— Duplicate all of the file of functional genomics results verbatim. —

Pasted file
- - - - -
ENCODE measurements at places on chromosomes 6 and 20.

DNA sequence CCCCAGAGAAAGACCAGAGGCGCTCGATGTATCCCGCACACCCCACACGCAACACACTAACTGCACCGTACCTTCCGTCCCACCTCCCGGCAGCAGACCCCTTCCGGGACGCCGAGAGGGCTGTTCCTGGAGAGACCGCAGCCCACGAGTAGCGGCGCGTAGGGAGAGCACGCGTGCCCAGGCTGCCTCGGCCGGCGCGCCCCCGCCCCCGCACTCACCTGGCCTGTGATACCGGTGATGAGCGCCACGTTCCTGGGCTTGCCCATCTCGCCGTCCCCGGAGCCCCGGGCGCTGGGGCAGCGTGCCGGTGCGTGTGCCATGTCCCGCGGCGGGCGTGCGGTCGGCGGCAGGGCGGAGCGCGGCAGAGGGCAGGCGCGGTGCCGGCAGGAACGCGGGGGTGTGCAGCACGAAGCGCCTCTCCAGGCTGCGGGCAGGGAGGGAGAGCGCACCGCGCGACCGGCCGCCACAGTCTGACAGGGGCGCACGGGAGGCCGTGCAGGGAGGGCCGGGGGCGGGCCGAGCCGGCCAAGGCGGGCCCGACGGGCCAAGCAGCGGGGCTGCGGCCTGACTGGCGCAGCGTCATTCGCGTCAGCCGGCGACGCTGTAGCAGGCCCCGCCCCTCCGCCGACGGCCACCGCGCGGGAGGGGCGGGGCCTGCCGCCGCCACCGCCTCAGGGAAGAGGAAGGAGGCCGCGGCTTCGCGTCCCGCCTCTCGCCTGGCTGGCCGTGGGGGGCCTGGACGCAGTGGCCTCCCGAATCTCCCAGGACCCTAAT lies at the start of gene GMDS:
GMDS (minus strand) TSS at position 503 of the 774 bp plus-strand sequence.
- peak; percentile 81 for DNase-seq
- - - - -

ENCODE measurements at places on chromosomes 6 and 20.

DNA sequence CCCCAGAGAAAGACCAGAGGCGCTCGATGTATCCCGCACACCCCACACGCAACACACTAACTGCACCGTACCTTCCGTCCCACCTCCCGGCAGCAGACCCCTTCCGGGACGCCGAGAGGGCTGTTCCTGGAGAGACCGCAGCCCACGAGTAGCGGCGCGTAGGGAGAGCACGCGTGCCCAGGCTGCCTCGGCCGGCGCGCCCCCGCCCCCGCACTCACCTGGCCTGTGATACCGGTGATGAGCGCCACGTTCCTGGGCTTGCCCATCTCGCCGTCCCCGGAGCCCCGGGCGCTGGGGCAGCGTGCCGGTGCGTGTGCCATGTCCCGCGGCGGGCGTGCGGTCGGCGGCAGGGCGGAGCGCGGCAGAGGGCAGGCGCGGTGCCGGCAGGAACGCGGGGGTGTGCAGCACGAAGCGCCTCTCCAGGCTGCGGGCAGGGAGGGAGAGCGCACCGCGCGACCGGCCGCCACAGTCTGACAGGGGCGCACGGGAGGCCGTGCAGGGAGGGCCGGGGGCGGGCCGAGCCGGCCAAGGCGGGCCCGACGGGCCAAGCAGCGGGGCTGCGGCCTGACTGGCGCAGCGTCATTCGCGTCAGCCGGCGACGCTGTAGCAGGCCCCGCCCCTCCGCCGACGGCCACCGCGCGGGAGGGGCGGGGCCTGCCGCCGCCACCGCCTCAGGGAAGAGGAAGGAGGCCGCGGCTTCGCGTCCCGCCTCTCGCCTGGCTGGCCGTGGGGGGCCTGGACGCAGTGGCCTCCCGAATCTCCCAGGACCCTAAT lies at the start of gene GMDS:
GMDS (minus strand) TSS at position 503 of the 774 bp plus-strand sequence.
- peak; percentile 81 for DNase-seq